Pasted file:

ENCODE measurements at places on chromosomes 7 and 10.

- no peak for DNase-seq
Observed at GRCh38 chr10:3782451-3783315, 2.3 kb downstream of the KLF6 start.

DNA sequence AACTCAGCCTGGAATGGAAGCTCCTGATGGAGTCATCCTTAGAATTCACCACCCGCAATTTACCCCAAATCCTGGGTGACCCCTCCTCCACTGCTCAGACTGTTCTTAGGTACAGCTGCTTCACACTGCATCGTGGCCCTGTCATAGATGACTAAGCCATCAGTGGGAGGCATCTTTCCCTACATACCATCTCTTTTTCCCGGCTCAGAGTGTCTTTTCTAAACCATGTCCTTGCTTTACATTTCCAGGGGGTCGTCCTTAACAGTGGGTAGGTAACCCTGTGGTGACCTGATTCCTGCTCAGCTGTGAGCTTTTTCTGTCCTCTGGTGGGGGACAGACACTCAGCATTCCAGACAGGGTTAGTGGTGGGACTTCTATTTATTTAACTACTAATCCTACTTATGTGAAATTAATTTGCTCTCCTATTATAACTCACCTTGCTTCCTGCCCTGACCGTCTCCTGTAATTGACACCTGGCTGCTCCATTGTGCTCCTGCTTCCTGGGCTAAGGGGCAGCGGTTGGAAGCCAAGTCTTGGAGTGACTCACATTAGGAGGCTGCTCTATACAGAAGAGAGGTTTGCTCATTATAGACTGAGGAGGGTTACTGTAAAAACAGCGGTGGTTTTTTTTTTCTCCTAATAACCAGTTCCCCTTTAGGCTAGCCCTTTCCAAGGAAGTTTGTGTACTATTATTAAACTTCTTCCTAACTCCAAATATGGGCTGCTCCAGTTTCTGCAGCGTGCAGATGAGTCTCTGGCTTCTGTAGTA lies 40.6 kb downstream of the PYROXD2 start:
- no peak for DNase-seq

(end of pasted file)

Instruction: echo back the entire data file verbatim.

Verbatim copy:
ENCODE measurements at places on chromosomes 7 and 10.

- no peak for DNase-seq
Observed at GRCh38 chr10:3782451-3783315, 2.3 kb downstream of the KLF6 start.

DNA sequence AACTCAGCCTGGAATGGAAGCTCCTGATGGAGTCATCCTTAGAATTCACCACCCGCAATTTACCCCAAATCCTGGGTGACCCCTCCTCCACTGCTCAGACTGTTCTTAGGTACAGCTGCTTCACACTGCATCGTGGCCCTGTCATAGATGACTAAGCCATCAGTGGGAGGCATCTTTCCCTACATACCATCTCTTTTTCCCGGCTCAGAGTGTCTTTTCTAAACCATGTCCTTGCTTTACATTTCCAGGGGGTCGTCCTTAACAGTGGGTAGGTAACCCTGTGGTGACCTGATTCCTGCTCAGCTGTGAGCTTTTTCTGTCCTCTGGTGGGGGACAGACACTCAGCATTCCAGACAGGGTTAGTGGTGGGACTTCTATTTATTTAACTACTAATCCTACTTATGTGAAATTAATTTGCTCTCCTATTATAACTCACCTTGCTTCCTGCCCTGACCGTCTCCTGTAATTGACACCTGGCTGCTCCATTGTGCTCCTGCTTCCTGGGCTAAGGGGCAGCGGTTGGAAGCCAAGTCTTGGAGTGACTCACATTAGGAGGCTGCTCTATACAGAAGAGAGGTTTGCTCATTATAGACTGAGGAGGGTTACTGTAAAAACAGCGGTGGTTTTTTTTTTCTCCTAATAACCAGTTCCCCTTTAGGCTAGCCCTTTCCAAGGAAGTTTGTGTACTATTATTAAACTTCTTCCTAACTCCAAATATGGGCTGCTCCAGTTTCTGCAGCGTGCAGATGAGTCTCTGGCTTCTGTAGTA lies 40.6 kb downstream of the PYROXD2 start:
- no peak for DNase-seq